Cubs going to the World Series?
One word: Fuhgeddaboudit
There has been much talk lately about the Chicago Cubs. How things are different now. How they’re young and on the cusp of dynasty-dom. How Bartman can now get on his billy goat and ride into the sunset.
Brave talk for fans of a team that hasn’t done, well, anything.
When the Cubs finish above .500, their fans declare the season a success, a sign that great things are on the horizon. If the Cubs had been beaten in the usual fashion -- say, three games to one -- by the Cardinals in the contest to decide which team would advance to the league championship series, fans would have gone home happy and dreamed sweet dreams of next year. Nowhere is the tried-and-true destination of Cubs fans, who have become even more adept at losing than the team for which they root.
Which makes what is about to happen even more delicious.
The pratfall is always best when Lucy holds the football just a smidgeon longer than she did before, and the Cubs will, unquestionably, end up on their backsides by the time this is over, most likely in spectacular fashion. How it will happen and exactly when, only the gods of baseball know. But it will happen, just as surely as baseballs dribble between Buckner’s legs.
Sure, sure – if the Red Sox could win a World Series after an ungodly long drought, so, too, can the Cubs become champions of major league baseball. That’s what Cubs fans, even sober ones, are saying these days. Well, I knew the Red Sox. The Red Sox were friends of mine. And you, Chicago Cubs, are no Boston Red Sox.
Or, perhaps, they are. Consider the Red Sox. A fine franchise that has had the misfortune of playing in the same league as the New York Yankees. But for that, they might well have won a championship or two long before they finally hoisted the trophy in 2004. Really, the Cubs have little in common with the Red Sox, at least the pre-2004 Red Sox, save a history of losing so long as to be epic. And what was the common denominator of these teams’ wretched history of haplessness for all those years?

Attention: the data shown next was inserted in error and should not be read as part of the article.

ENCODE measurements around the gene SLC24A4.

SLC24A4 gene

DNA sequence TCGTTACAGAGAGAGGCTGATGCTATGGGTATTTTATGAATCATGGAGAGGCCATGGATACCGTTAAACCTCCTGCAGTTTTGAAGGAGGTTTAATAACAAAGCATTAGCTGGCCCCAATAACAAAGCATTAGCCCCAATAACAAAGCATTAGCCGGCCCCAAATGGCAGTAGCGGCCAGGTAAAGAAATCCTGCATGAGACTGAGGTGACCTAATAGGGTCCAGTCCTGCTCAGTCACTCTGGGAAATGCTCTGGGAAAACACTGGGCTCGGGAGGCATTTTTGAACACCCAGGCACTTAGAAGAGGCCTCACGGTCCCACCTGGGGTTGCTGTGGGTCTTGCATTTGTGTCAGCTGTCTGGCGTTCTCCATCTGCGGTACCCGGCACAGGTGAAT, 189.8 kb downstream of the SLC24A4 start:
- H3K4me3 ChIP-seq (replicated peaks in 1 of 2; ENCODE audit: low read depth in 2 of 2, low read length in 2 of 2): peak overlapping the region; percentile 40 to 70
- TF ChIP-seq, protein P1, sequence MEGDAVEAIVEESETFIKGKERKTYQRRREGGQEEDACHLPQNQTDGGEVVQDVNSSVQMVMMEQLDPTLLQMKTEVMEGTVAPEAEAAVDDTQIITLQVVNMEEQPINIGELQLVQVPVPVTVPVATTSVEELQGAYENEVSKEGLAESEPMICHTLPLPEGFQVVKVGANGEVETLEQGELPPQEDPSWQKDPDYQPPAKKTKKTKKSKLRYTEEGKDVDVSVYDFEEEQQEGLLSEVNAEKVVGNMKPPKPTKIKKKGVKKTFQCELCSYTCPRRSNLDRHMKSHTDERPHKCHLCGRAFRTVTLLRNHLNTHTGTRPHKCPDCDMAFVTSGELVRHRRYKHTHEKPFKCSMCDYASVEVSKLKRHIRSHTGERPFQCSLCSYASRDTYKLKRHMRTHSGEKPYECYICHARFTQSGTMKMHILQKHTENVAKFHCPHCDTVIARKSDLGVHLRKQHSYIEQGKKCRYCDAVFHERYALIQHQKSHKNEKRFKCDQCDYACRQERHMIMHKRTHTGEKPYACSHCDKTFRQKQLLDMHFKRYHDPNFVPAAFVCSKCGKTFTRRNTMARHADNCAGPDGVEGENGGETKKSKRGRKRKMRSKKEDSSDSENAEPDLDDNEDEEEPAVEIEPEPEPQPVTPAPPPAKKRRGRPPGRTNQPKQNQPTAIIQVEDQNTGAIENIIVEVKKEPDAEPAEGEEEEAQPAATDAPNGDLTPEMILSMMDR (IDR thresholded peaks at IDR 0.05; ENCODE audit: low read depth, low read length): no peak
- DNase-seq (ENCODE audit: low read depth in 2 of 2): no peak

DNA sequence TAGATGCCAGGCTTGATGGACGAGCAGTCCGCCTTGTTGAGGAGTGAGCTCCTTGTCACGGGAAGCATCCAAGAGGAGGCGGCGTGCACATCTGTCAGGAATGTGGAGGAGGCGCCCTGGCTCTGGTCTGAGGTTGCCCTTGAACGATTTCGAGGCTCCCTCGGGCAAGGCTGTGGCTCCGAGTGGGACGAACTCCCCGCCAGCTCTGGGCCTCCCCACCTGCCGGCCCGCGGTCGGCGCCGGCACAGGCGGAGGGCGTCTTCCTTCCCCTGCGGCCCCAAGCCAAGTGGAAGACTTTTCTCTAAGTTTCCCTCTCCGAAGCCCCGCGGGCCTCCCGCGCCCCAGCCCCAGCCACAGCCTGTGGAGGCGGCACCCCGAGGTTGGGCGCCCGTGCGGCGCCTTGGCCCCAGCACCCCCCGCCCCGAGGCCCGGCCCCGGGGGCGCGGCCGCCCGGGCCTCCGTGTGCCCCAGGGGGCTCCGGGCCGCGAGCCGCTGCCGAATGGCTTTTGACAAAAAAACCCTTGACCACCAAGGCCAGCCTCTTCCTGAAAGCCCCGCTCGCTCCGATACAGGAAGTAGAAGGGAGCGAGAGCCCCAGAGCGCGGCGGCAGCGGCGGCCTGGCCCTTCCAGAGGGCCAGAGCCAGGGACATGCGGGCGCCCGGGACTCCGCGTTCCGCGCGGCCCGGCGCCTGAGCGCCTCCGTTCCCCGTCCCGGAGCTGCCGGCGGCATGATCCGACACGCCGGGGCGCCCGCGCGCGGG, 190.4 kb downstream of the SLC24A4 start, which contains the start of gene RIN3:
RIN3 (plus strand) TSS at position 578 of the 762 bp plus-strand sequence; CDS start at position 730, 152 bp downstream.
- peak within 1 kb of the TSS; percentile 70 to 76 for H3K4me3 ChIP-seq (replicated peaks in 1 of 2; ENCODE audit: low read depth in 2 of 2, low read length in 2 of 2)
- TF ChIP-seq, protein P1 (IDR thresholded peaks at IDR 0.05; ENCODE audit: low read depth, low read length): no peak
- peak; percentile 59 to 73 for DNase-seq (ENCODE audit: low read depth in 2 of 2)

The New York Mets, the straw that stirs the drink of baseball curses.
The Red Sox met their Bartman in the 1986 World Series against the Mets, when the infamous Mookie ball got past Buckner, a play – and scapegoats -- so legendary that full names are superfluous. It should be no surprise, really, that Buckner, an ex-Cubbie, was wearing a Cubs batting glove under his mitt when he made the muff. He had reportedly, inexplicably, worn the batting glove for luck.
Is it any coincidence that the Red Sox, which had last won a World Series in 1918, then went (19)18 years before finally winning another in 2004, exactly (19)86 years after they had last won the World Series? And which team did the Red Sox beat in the waning days of World War I? You guessed it: the Cubs.
Numbers don’t lie, and this is the sort of mathematical and historical hex that now dooms the Cubs. Still, there will be see-no-evil Cubs fans who say that such irrefutable proof of the upcoming collapse means nothing, that curses and hexes are just plain silly. Such assertions are so much whistling past the graveyard.
Speaking of graveyards, let’s talk about 1969. That would be the year that the Cubs were so far out front in the waning days of the season that there was no way they wouldn’t make the playoffs. Then they went 8-17 en route to an October of golf. Really, it was all over on Sept. 9 that year, when a black cat ran around Ron Santo in the on-deck circle, then vanished under the stands, never to be seen again. In Shea Stadium. Against the Mets, who were in the midst of a tear and ended up winning the division by nine games after trailing the Cubs by 9 ½ games in mid-August.
That was the year that the words “amazing” and “miracle” were attached to the Mets. But it wasn’t amazing or miraculous at all. It was destiny, same as this year.
The author is a fan of the New York Mets, which have been in existence since 1963 and gone 2-2 in World Series.
Contact Bruce Rushton at email@example.com.